>
              I can see why that isn't clear just from what is posted.
              The way it was explained to me at the time is that the interface uses standard naming conventions and acts like a template to make it easy to clone for new modules: just change 'abc' to 'def' in three places and write a new 'defImpl' class that extends the interface and the new interface and class can just 'plug in' to the framework.

              The new 'defImpl' class established the baseline functionality that must be supported. This line
              return (abc) FactoryGenerator(new abcImpl(), abc.class);
              uses the initial version of the new class that was defined, 'abcImpl()', when calling the FactoryGenerator and it acted as a 'minimum version supported'. The generator class could use configuration information, if provided, to provide a newer class version that would extend this default class. Their reasoning was that this allowed the framework to use multiple versions of the class as needed when bugs got fixed or new functionality was introduced.

              So the initial objects would be an interface 'abc' and a class 'abcImpl'. Then the next version (bug fixes or enhancements) would be introduced by creating a new class, perhaps 'abcImpl_version2'. A configuration parameter could be passed giving 'abcImpl' as the base class to expect in the FactoryGenerator call and the generator would actually create an instance of 'abcImpl_version2' or any other class that extended 'abcImpl'.

              It certainly go the job done. You could use multiple versions of the class for different environments as you worked new functionality from DEV, TEST, QA and PRODUCTION environments without changing the basic framework.

              I've never seen any Java 'pattern' that looks like that or any pattern where an interface contained a class. It seemed really convoluted to me and seems like the 'versioning' aspect of it could have been accomplished in a more straightforward manner.

              Thanks for the feedback. If you wouldn't mind expanding a bit on one comment you made then I will mark this ANSWERED and put it to rest.
              >
              I don't mind interfaces containing classes per se when necessary
              >
              I have never seen this except at this one site. Would you relate any info about where you have seen or used this or when it might be necessary?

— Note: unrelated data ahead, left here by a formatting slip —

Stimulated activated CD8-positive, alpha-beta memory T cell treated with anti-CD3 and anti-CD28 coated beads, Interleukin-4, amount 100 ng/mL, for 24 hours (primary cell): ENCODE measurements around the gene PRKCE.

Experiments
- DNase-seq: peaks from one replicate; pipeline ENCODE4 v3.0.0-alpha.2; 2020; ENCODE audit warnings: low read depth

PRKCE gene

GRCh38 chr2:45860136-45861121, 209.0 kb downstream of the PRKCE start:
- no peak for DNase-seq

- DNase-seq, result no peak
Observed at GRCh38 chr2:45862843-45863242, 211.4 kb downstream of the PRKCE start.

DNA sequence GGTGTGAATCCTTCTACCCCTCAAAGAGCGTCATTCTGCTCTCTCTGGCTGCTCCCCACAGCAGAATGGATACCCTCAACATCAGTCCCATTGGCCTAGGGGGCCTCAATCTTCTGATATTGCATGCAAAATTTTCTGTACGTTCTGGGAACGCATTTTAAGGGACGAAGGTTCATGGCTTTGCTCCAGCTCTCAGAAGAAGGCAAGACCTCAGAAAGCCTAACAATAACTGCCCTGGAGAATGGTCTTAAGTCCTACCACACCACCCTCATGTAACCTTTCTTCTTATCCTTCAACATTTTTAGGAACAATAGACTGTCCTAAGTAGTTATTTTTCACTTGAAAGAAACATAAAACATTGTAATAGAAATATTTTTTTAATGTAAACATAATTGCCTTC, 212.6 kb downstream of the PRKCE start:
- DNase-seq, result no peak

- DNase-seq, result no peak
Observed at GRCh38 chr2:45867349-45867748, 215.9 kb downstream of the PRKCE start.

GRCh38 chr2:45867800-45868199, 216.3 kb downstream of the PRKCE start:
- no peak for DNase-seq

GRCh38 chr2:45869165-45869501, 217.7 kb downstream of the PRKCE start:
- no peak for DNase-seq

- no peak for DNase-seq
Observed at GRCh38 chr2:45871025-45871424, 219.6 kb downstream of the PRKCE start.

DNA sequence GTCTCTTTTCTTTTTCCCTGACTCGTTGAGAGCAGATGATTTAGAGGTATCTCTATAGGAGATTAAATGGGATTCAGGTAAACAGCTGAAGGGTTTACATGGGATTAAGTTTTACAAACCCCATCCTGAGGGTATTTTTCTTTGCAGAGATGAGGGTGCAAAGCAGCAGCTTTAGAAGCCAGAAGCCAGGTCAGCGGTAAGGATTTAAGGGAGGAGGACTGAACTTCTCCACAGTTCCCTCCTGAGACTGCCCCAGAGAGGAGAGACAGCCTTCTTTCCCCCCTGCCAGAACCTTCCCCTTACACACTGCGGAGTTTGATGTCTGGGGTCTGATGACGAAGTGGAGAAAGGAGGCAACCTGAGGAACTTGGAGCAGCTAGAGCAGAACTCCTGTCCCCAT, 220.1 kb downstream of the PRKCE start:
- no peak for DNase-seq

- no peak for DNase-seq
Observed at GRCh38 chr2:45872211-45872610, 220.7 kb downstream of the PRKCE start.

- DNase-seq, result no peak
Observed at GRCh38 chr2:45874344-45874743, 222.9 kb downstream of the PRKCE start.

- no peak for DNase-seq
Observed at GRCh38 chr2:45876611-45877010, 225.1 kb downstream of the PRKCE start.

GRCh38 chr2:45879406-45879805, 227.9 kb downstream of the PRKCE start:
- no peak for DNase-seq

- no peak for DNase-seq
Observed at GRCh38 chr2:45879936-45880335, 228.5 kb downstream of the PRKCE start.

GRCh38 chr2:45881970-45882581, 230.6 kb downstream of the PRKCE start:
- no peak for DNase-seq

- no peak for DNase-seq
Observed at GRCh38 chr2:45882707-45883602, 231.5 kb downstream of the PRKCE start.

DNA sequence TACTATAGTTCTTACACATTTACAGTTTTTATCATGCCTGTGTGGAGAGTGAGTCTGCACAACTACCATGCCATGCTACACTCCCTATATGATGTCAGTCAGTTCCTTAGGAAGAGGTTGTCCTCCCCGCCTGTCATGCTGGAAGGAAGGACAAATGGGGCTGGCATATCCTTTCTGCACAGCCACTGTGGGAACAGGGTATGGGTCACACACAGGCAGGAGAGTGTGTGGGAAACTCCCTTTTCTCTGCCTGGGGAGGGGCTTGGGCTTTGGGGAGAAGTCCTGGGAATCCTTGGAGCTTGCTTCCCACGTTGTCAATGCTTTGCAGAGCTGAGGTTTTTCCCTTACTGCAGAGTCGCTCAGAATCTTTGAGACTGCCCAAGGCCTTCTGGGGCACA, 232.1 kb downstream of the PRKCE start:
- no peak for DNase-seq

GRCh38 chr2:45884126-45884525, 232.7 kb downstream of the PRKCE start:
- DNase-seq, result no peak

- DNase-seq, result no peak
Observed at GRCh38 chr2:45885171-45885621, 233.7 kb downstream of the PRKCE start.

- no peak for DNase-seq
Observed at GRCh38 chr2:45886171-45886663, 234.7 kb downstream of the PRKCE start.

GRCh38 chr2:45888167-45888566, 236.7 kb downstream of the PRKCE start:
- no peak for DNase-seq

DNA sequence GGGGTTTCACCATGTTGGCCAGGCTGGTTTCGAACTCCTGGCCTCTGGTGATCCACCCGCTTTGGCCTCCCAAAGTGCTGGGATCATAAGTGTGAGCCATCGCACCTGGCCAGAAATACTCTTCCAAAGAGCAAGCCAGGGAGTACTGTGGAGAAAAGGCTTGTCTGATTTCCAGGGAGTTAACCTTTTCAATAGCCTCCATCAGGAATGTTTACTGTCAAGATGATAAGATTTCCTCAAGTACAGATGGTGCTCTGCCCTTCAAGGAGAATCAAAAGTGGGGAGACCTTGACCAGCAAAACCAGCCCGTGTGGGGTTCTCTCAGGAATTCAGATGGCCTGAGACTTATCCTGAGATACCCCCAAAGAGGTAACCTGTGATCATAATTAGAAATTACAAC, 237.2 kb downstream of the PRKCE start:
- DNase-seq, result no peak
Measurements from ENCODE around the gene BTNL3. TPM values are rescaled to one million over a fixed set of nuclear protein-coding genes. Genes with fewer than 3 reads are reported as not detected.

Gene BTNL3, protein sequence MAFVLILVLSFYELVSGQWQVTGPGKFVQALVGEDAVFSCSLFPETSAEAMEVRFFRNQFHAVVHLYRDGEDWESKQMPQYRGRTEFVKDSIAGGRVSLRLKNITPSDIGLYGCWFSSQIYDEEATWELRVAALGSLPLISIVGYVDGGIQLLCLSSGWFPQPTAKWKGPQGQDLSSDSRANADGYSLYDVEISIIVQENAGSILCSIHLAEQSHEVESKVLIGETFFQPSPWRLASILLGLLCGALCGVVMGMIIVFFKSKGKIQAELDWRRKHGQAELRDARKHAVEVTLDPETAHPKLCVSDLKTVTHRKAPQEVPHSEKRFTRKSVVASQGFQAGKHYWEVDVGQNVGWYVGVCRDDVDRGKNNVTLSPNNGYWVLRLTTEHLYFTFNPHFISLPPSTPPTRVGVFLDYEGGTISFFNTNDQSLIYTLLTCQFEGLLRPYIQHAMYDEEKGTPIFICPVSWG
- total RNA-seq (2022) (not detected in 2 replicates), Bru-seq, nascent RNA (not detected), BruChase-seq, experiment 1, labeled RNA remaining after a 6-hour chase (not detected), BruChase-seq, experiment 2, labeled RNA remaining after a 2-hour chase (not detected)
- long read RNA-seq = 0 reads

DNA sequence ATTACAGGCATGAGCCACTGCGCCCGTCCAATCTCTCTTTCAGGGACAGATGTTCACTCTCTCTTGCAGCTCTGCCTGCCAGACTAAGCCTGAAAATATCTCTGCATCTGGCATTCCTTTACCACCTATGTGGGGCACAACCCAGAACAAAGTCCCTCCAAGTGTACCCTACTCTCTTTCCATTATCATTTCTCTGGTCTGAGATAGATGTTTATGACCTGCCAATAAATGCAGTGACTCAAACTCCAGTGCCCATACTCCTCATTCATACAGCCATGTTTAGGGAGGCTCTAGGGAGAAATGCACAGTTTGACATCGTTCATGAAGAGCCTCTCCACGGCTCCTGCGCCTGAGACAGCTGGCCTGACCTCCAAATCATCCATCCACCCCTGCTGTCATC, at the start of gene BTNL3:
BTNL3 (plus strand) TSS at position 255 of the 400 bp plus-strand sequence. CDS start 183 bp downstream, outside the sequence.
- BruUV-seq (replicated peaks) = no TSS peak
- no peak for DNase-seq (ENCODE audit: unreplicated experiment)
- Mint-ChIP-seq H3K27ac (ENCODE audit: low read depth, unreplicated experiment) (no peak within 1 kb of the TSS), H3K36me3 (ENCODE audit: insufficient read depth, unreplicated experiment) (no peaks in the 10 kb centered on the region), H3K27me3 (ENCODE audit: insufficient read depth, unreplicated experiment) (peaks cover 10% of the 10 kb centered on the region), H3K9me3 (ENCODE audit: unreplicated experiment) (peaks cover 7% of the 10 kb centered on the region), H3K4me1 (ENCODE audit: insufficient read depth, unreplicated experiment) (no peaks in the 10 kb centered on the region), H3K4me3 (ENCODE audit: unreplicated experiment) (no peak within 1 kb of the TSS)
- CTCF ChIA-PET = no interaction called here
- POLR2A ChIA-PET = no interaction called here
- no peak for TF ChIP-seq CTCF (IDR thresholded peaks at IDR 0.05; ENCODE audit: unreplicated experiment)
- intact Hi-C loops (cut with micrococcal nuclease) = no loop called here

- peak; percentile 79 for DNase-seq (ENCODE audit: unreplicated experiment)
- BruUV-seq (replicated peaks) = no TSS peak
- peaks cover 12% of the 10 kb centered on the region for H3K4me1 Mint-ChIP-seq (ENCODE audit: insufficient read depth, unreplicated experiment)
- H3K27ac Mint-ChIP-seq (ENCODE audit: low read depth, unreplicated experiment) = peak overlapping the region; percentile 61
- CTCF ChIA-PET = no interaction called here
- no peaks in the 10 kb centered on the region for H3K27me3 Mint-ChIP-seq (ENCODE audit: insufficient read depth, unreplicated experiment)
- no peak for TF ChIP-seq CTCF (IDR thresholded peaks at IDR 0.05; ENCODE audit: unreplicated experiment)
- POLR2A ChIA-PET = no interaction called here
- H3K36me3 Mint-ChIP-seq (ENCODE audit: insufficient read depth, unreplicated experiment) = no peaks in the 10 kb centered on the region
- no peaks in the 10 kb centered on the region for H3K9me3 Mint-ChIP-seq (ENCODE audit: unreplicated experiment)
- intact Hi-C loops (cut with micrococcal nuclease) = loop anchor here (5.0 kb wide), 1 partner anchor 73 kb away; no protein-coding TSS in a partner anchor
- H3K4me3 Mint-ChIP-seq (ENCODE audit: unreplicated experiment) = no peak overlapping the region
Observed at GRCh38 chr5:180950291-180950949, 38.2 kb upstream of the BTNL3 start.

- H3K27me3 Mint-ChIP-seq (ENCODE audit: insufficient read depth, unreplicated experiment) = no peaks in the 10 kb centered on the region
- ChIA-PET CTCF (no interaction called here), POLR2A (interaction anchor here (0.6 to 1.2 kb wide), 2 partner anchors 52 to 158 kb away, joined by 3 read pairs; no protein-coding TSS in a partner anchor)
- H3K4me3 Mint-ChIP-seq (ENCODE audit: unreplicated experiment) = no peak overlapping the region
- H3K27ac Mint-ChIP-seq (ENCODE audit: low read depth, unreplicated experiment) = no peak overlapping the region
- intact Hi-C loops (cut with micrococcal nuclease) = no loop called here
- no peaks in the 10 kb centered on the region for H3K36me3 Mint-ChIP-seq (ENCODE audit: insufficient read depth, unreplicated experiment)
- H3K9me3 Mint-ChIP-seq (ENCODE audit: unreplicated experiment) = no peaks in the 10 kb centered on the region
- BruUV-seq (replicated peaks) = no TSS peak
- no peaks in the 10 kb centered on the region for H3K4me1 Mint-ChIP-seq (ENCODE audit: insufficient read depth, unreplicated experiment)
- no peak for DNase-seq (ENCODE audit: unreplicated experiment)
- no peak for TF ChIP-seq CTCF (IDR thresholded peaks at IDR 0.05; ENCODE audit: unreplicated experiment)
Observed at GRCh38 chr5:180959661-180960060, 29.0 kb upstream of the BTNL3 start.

• 4. Re: Unusual use of interface defining static factory class with getInstance
                EJP
                The way it was explained to me at the time is that the interface uses standard naming conventions and acts like a template to make it easy to clone for new modules: just change 'abc' to 'def' in three places and write a new 'defImpl' class that extends the interface and the new interface and class can just 'plug in' to the framework.
                In your pseudo-code there is code in the interface to construct a new abcImpl(). So deploying a new factory means changing that interface. If that's what's meant, it is poor practice. See java.util.ServiceLoader for an example of the right way to do it, with implementation classes named in an external file.
                The generator class could use configuration information, if provided, to provide a newer class version that would extend this default class.
                I would hope so, but that isn't exhibited by your pseudocode.
                I've never seen any Java 'pattern' that looks like that or any pattern where an interface contained a class.
                There are several examples in the JDK. Unfortunately I can't think of them at the moment. ;-)
                It seemed really convoluted to me
                Me too.
                and seems like the 'versioning' aspect of it could have been accomplished in a more straightforward manner.
                It can indeed, see java.util.ServiceLoader.
                • 5. Re: Unusual use of interface defining static factory class with getInstance
                  jschellSomeoneStoleMyAlias
                  EJP wrote:
                  @jschell There's nothing here that suggests a singleton to me. The 'new abcImpl()' in fact suggests the opposite. But it's all pretty unclear.
                  The singleton is the factory not what the factory creates.